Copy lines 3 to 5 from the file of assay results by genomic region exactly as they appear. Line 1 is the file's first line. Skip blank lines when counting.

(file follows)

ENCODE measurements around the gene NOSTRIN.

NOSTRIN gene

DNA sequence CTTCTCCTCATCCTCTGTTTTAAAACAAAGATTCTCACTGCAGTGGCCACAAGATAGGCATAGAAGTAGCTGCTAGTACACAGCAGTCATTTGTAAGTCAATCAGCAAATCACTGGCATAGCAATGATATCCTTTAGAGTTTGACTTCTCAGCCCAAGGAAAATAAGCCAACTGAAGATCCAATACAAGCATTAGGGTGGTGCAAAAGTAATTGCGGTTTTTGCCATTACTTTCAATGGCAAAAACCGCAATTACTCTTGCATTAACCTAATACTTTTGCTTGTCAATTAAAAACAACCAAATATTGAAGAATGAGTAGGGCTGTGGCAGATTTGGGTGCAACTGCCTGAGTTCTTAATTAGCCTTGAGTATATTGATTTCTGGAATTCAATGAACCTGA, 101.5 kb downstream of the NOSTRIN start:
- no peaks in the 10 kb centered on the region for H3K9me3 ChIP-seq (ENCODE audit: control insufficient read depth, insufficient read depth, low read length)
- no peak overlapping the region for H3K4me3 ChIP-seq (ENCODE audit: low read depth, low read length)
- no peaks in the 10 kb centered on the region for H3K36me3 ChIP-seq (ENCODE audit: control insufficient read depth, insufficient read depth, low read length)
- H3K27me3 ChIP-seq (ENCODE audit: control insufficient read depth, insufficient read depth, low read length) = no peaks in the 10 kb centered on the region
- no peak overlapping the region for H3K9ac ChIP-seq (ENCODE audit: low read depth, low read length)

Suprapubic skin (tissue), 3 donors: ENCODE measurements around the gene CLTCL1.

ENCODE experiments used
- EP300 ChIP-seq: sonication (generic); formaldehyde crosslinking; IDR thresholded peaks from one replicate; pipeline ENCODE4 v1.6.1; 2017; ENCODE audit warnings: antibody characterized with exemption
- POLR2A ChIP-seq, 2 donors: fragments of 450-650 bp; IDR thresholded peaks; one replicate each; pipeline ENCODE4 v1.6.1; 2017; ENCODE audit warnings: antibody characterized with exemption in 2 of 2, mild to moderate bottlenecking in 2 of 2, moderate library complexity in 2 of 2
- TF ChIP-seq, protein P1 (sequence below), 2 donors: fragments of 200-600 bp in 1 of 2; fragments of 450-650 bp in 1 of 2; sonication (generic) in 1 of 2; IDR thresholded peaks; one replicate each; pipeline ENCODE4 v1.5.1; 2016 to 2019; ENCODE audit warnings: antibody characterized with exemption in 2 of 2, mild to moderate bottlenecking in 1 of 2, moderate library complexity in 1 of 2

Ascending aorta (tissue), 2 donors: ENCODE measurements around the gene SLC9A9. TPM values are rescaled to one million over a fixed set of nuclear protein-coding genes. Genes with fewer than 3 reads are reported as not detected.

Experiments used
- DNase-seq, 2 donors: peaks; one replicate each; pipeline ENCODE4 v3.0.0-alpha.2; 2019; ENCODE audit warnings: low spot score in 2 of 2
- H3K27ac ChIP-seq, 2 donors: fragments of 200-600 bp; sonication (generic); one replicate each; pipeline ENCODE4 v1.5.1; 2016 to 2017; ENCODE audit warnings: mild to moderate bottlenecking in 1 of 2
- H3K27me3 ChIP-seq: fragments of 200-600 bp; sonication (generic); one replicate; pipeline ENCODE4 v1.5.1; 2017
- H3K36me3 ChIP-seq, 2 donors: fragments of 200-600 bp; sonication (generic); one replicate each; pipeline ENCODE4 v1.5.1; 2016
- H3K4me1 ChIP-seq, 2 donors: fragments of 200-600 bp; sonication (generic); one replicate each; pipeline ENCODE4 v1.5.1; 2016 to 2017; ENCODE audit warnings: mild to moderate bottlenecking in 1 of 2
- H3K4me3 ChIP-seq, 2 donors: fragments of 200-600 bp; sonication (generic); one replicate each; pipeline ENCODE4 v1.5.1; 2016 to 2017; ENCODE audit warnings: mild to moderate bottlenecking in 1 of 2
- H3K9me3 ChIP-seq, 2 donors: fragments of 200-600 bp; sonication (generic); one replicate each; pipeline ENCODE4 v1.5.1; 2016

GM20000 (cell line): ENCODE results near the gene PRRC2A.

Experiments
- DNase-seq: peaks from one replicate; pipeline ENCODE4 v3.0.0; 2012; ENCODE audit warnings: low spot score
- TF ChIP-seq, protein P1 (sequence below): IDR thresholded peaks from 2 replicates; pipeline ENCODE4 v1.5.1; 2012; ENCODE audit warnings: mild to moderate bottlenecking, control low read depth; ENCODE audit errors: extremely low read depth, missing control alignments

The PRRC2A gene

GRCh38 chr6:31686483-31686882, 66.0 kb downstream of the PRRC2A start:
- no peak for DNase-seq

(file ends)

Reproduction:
DNA sequence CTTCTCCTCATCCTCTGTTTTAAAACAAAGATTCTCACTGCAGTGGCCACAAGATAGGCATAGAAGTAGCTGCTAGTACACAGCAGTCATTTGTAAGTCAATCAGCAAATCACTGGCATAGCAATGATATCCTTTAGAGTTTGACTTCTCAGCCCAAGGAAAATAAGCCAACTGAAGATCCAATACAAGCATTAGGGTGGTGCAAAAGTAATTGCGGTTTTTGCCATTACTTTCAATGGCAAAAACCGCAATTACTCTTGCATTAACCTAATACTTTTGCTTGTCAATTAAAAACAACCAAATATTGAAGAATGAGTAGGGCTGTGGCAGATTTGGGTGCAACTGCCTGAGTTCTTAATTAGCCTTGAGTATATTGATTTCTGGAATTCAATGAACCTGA, 101.5 kb downstream of the NOSTRIN start:
- no peaks in the 10 kb centered on the region for H3K9me3 ChIP-seq (ENCODE audit: control insufficient read depth, insufficient read depth, low read length)
- no peak overlapping the region for H3K4me3 ChIP-seq (ENCODE audit: low read depth, low read length)